On average, 37 children die each year from heatstroke when left unattended in a closed vehicle. Although there are many products available on the market to prevent heatstroke, they are mostly reminder systems and rely on human interaction. There are no devices that prevent severe dehydration, organ failure and death. I created the Vehicular Heatstroke Prevention System (VHPS) to prevent children and pets from succumbing to vehicular heatstroke. The VHPS is designed to automatically intervene by turning on the vehicle’s air conditioning (a/c) unit to lower the temperature. The VHPS has a carbon monoxide (CO) sensor as a built-in safety feature. A microcomputer, Raspberry Pi, receives information from a series of sensors (carbon dioxide, CO and temperature) and turns on the vehicle’s a/c unit via the car’s OBD-II port. The housing for these components was printed on my homemade 3-D printer using CAD software. Experimentally, the VHPS was evaluated for its ability to detect life and breach of temperature thresholds, turn on the a/c unit, and communicate real time data with emergency personnel and caregivers via a customized mobile app which I developed. In testing, the VHPS successfully detected the presence of a person (myself), turned on the vehicle’s engine and a/c unit at a preset temperature, and sent alerts, along with the GPS coordinates, to a designated smartphone and 911 (substitute number provided). The VHPS also successfully turned off the engine when CO was detected. The VHPS is designed to prevent future vehicular heatstroke deaths.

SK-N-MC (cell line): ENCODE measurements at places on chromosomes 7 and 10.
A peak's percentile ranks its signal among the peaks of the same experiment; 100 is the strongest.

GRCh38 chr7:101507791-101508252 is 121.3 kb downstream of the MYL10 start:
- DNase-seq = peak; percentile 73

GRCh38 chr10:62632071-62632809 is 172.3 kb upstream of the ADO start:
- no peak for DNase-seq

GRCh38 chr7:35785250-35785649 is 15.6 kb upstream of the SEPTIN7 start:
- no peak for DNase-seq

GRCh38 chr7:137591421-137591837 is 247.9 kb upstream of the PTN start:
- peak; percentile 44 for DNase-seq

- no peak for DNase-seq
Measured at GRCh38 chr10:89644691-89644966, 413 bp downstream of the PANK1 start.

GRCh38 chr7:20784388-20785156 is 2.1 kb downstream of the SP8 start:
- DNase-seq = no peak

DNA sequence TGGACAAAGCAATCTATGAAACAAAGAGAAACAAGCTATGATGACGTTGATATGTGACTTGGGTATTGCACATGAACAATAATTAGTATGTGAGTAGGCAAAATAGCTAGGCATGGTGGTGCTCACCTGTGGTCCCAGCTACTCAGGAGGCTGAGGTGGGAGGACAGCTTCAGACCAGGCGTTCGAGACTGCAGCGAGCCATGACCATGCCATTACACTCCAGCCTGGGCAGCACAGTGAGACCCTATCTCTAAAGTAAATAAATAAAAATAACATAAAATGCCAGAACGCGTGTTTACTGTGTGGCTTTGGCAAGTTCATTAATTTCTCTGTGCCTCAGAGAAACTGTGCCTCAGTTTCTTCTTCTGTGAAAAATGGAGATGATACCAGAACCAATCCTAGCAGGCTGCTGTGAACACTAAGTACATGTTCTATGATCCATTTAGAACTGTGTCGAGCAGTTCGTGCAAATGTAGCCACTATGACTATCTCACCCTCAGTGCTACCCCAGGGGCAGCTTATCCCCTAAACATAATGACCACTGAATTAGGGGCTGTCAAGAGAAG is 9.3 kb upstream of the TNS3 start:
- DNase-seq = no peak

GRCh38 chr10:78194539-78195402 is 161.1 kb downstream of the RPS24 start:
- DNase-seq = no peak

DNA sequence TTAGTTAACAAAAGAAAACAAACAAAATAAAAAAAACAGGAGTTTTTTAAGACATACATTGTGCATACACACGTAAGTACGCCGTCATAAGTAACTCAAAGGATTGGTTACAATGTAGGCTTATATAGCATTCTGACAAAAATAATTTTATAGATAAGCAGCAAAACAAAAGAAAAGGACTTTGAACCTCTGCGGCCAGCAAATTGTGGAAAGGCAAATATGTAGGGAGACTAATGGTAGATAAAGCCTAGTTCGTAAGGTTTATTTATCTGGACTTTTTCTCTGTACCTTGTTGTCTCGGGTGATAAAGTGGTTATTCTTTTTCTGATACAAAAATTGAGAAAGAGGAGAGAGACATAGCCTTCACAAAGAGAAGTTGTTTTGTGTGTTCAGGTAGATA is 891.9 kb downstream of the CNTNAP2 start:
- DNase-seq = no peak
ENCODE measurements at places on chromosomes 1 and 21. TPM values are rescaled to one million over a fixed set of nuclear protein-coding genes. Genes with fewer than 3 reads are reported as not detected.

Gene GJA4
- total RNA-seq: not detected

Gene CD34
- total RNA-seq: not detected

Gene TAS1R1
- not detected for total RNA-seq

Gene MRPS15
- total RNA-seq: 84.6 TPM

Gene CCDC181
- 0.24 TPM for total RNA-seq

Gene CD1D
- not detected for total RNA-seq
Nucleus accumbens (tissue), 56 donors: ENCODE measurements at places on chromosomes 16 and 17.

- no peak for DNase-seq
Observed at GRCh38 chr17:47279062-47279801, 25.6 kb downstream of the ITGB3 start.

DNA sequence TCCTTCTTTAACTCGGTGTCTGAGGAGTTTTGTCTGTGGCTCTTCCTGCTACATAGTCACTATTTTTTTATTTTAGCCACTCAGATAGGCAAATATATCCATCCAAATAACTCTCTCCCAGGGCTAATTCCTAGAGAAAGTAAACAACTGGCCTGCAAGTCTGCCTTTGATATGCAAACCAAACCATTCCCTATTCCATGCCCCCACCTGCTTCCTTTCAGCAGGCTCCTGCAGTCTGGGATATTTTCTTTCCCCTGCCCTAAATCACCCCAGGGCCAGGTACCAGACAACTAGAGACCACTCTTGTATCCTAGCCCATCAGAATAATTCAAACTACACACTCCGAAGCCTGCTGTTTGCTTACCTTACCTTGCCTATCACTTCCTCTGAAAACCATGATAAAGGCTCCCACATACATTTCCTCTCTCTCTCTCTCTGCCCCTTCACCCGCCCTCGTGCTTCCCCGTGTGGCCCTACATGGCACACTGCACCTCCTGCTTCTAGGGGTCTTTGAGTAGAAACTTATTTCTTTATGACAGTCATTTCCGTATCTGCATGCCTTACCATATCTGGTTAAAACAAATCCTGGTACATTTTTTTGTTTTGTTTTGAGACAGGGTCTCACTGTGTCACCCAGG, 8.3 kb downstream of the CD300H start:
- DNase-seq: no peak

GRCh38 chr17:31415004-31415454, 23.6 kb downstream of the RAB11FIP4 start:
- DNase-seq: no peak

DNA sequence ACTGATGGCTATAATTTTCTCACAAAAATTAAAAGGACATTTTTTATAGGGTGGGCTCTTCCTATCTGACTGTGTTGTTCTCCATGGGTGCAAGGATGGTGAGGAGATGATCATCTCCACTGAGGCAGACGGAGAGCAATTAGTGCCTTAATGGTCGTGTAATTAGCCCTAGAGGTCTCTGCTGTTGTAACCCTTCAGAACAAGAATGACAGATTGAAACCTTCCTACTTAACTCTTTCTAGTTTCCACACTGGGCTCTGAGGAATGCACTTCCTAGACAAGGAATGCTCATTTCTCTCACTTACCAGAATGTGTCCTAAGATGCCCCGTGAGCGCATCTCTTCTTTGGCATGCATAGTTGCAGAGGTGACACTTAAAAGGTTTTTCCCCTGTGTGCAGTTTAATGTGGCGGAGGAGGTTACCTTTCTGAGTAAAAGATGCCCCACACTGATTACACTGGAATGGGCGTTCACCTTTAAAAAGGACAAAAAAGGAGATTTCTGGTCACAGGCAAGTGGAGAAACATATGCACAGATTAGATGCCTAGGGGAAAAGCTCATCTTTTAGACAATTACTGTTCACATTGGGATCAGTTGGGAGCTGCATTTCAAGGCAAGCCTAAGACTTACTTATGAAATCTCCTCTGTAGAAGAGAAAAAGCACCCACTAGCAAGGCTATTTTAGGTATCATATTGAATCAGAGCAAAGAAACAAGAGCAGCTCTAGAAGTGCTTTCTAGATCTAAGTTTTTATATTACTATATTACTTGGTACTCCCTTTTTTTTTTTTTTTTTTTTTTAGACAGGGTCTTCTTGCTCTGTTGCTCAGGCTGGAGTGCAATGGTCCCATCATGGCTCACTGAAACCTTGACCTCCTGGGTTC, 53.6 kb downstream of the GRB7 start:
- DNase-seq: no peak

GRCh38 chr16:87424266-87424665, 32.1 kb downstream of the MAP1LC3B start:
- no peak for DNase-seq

Fourth Award of $500